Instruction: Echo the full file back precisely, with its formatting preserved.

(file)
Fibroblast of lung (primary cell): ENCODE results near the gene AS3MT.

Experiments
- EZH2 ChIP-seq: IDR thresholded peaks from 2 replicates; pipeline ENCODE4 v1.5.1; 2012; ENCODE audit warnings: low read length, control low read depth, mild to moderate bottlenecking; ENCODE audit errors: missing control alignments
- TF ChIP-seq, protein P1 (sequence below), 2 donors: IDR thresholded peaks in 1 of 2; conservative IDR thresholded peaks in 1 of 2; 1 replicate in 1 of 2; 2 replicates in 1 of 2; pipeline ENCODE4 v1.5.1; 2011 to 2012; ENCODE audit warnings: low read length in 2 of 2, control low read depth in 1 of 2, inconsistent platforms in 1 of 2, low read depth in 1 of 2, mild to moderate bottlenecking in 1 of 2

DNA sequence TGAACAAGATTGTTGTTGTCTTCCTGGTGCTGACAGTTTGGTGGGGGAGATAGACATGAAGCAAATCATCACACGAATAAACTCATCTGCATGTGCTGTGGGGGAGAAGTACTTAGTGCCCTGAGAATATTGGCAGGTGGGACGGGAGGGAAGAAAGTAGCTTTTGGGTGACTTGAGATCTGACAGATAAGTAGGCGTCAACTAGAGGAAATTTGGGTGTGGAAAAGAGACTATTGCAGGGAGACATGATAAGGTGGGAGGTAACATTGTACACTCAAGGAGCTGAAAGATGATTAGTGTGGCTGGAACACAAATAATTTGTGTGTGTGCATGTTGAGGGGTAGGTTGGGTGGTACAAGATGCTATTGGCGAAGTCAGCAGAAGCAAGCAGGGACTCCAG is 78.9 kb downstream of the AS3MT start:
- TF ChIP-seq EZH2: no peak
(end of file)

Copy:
Fibroblast of lung (primary cell): ENCODE results near the gene AS3MT.

Experiments
- EZH2 ChIP-seq: IDR thresholded peaks from 2 replicates; pipeline ENCODE4 v1.5.1; 2012; ENCODE audit warnings: low read length, control low read depth, mild to moderate bottlenecking; ENCODE audit errors: missing control alignments
- TF ChIP-seq, protein P1 (sequence below), 2 donors: IDR thresholded peaks in 1 of 2; conservative IDR thresholded peaks in 1 of 2; 1 replicate in 1 of 2; 2 replicates in 1 of 2; pipeline ENCODE4 v1.5.1; 2011 to 2012; ENCODE audit warnings: low read length in 2 of 2, control low read depth in 1 of 2, inconsistent platforms in 1 of 2, low read depth in 1 of 2, mild to moderate bottlenecking in 1 of 2

DNA sequence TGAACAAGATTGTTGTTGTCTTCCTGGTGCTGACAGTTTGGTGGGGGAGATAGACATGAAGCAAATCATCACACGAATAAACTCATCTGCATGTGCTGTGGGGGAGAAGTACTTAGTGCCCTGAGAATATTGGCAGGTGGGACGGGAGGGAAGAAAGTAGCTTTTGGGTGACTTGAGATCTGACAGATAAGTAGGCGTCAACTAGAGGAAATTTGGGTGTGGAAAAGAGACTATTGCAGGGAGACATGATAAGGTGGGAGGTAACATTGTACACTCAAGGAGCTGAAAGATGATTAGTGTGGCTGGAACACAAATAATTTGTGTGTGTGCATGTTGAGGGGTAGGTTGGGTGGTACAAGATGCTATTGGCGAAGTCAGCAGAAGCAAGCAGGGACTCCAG is 78.9 kb downstream of the AS3MT start:
- TF ChIP-seq EZH2: no peak